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Some foods won't be able to cross the Gibraltar border if there is no Brexit deal

Many British residents of the Costa shop for food in Gibraltar.
Many British residents of the Costa shop for food in Gibraltar. / MORRISONS
  • The tradition among many British residents of the Costa del Sol of going food shopping in Gibraltar could be affected

The tradition among many British residents of the Costa del Sol of going food shopping in Gibraltar could be affected by restrictions which would come into force if there is no agreement on the future relationship between Gibraltar and the EU by the end of the Brexit transition period on 31 December.

A Technical Note issued this week by the Gibraltar government showed that in this event people would be prohibited from taking certain foods across the border into Spain from 1 January 2021.

The information states that it may no longer be possible for individuals to introduce any quantity of meat, milk, pet food, or fishery products into the European Union, which in this case means into Spain.

This would also include personal consignments of specific animal products such as honey, live oysters, live mussels and snails, unless their combined quantity does not exceed two kilogrammes per person.

However, other types of foodstuffs such as bread, cakes, sweets, chocolates, pasta and noodles would not be affected by the new restrictions.

So far, the Gibraltar government has issued guidance and Technical Notes on a number of aspects, including passports, identity documents, pet passports, driving in the EU, mobile phone roaming, health care, workplace rights, recognition of professional qualifications, aviation, studying, social security coordination and .eu domains, among others. It stresses that it is working hard to secure an agreement so that potential problems such as these do not occur, but is also very clear that there are some red lines that it will not cross.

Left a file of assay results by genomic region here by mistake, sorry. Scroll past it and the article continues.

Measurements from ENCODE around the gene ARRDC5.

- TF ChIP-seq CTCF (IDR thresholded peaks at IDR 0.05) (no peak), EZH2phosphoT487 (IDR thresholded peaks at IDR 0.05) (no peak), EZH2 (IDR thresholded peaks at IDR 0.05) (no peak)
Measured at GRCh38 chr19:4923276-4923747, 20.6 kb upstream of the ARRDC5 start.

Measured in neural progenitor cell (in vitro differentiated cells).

The information states that "Gibraltar's departure from the European Union means that certain processes and procedures will inevitably become more difficult, cumbersome and bureaucratic. It is important that everyone is aware of this and that, where possible, they plan ahead. The Government can only prepare in areas that are within its control. Even then, there will be certain areas where mitigation is not possible because the new situation simply reflects what it means to be outside the European Union".